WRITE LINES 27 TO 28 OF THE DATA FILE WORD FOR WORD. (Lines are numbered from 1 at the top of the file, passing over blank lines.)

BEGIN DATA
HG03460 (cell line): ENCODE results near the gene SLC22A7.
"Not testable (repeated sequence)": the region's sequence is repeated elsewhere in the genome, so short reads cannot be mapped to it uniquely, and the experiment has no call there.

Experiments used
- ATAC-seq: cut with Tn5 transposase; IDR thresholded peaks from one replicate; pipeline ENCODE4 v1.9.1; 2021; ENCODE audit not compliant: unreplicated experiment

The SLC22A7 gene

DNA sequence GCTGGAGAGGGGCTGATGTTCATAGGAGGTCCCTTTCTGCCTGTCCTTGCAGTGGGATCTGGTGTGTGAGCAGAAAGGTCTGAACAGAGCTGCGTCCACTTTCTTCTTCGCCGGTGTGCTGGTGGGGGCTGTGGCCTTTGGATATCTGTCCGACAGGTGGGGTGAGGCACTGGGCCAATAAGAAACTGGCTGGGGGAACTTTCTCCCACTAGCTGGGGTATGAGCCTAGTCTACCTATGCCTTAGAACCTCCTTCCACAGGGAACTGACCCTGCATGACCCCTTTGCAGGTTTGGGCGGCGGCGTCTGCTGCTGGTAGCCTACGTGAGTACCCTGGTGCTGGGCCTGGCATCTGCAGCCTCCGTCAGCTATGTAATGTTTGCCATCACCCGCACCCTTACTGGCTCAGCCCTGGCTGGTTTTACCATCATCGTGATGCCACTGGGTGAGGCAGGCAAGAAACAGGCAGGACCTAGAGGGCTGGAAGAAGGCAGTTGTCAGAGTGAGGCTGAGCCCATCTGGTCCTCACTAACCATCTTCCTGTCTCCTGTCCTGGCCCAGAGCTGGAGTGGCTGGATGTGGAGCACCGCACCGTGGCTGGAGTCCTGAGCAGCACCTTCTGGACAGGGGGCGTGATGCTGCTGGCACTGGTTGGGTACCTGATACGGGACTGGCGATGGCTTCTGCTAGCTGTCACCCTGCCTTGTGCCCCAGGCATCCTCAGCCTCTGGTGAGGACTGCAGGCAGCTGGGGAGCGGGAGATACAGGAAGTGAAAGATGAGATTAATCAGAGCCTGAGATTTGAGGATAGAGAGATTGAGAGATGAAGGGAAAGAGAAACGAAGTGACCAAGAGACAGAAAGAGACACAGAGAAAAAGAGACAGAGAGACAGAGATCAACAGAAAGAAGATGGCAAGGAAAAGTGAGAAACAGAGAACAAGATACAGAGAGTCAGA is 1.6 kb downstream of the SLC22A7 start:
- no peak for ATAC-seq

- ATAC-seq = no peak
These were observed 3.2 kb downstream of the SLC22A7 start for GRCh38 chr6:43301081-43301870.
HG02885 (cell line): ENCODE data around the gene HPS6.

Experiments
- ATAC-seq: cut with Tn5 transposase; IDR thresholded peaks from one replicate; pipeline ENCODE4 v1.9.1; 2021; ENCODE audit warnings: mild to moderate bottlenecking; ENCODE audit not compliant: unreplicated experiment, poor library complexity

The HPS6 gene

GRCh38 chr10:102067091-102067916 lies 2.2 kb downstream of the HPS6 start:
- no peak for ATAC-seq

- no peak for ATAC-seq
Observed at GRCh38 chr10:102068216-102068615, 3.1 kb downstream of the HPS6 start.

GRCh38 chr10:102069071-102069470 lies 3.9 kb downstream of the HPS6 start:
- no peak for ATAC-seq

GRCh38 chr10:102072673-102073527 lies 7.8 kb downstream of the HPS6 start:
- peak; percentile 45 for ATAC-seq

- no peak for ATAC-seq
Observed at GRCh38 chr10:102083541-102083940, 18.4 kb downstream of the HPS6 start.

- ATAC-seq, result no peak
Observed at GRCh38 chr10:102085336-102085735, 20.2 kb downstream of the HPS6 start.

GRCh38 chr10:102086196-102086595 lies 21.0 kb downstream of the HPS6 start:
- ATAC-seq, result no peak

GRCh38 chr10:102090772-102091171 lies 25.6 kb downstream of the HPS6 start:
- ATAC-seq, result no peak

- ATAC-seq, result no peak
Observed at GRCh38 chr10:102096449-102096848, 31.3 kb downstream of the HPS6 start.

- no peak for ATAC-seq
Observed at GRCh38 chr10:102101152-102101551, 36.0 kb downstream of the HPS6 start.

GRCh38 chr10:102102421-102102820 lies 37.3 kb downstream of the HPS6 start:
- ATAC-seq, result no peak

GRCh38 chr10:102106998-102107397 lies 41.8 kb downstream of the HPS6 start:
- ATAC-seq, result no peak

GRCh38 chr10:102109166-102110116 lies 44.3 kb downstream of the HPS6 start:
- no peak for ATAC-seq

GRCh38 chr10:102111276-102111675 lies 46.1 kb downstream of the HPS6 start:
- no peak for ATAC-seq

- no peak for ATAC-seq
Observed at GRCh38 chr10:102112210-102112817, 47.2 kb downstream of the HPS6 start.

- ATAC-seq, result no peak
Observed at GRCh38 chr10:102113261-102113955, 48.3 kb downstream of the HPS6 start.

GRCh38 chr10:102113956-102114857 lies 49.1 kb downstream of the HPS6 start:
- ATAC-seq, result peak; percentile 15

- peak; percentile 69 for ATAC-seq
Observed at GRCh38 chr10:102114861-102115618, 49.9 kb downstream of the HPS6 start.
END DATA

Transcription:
- ATAC-seq, result no peak

GRCh38 chr10:102090772-102091171 lies 25.6 kb downstream of the HPS6 start: